I went into watching Lionsgate's Escape the Field (2022) with an open mind, although it's hard to do so when the film feels like an unoriginal combination of In The Tall Grass meets The Hunt. The film is in select theaters, on digital, and on-demand on May 6, 2022. The concept was interesting and could have been a unique take on the innate fears of the unknown and loss of control in a setting like an expansive cornfield.
"The fear is inescapable and the suspense nonstop in this gripping horror-thriller about six strangers who suddenly awaken in a remote, endless cornfield. Stripped of their possessions, they are left with only six items: a gun with a single bullet, matches, a lantern, a knife, a compass, and a flask of water. As mysterious sirens blare in the distance and traps appear at every turn, the group realizes it's been plunged into a cat-and-mouse game with an unseen evil, and survival depends upon solving a diabolical — and deadly — puzzle."
Escape the Field gave it some effort at the beginning of the film, including a great opening shot and a moment of silent fear from the first character we meet, Sam (Jordan Claire Robbins). Others in the film include Theo Rossi, Tahirah Sharif, Julian Feder, Elena Juatco, and Shane West. Cornfields aren't anything new to horror films, so why in the world use that as your setting if you only end up combining original films' themes in the plot? Well, I'm asking myself that after watching this film, I have some ideas but nothing of clarity. I love any and every horror film; I'll appreciate even the cringe-inducing ones, but when I feel my time has been wasted, I'm not very lenient.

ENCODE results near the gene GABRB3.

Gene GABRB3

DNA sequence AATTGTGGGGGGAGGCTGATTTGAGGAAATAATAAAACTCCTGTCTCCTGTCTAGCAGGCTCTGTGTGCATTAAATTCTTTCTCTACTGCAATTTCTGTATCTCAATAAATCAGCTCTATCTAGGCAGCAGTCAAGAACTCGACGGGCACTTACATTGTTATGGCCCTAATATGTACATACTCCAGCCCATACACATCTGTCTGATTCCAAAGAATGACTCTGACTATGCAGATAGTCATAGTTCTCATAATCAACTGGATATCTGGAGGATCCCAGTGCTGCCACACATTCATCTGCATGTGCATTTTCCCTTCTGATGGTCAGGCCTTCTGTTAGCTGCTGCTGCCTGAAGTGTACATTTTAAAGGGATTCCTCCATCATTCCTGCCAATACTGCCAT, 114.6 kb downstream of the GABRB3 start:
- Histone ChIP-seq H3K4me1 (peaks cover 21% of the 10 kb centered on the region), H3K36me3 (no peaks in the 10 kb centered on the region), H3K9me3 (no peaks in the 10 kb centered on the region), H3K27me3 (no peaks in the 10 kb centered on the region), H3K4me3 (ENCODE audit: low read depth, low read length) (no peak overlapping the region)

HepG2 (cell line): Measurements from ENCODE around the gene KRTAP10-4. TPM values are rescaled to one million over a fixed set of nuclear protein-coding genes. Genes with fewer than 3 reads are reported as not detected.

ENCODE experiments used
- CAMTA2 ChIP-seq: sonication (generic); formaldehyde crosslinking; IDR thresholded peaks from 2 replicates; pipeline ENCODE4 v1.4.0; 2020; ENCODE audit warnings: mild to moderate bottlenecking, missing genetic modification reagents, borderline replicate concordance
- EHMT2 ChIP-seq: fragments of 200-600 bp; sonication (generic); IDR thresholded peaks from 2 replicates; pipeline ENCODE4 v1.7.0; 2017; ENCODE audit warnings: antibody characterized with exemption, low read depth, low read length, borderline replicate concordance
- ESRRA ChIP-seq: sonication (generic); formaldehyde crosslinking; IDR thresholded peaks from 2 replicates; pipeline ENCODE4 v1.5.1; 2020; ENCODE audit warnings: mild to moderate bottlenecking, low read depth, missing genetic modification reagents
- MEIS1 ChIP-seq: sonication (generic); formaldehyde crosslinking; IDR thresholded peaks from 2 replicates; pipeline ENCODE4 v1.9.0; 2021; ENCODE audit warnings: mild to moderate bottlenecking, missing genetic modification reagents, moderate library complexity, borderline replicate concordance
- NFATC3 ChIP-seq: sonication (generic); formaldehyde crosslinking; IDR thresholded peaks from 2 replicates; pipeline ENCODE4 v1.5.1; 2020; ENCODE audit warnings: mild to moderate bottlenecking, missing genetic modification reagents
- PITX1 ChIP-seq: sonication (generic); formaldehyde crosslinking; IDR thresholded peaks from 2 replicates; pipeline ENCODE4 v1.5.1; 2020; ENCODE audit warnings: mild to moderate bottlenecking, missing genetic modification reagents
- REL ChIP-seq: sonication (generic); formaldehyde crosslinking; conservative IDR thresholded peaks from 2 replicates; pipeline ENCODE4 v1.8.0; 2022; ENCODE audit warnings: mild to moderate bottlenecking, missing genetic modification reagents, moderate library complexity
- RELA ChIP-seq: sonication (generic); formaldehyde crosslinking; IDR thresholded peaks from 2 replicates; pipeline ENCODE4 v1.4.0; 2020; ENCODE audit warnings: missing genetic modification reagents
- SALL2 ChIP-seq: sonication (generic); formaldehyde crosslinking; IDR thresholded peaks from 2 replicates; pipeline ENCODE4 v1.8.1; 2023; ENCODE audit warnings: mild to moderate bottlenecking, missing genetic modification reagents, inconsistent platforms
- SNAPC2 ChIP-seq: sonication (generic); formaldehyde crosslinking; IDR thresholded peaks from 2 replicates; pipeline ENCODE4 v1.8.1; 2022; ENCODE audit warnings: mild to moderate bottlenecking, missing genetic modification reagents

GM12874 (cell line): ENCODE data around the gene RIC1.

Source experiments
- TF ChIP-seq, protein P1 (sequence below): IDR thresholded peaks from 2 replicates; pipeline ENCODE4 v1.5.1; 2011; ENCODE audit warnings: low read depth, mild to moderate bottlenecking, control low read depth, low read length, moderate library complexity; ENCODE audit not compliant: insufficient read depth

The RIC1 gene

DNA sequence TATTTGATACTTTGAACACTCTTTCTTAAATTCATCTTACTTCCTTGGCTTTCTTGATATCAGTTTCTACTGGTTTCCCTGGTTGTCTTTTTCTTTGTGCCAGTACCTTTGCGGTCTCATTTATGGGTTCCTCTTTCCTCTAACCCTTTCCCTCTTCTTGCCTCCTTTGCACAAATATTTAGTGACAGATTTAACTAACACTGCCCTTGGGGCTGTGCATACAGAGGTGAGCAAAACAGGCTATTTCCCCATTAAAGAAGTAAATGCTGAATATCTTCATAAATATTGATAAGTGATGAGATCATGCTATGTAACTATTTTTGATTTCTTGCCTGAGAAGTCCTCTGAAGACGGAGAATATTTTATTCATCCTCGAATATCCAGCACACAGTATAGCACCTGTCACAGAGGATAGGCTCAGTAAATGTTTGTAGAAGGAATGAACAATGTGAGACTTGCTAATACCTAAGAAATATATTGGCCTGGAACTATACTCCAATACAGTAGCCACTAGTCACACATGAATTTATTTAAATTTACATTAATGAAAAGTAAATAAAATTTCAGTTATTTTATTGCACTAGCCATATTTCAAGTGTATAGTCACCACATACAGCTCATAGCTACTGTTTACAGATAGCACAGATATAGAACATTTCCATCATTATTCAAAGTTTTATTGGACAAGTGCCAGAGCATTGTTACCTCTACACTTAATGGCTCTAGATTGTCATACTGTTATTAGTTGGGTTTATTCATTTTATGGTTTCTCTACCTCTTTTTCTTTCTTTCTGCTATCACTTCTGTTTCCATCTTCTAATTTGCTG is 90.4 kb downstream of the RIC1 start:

The characters of Escape the Field go in and out of their own definitions and between stereotypes with some acting and dialogue akin to a hallmark Christmas movie-level cringe. Connections are set up only for there to never receive any clear explanations to them. So many holes in the plot I feel like I'm playing whack-a-mole with characters coming in and out of scenes without warning or acknowledgment. The score and sound effects in the film were possibly the only solaces. The audio combined some eerie mechanical high-pitch echoes with deep tones during the alarms, similar to a tornado warning.
It couldn't be saved by the unique score and minimal amount of cool shots managing to make it into the film. A film that continued to test my ability to pay attention and not doze off, Escape the Field was something I barely finished watching as if I were on a marathon begging for the end to be in sight. The only sources of aid, like water bottles and a nice breeze in a marathon, were sound and some camera direction. The acting, dialogue, and messy plot only made the film what it ended up being, which is a stagnate yet chaotic mess.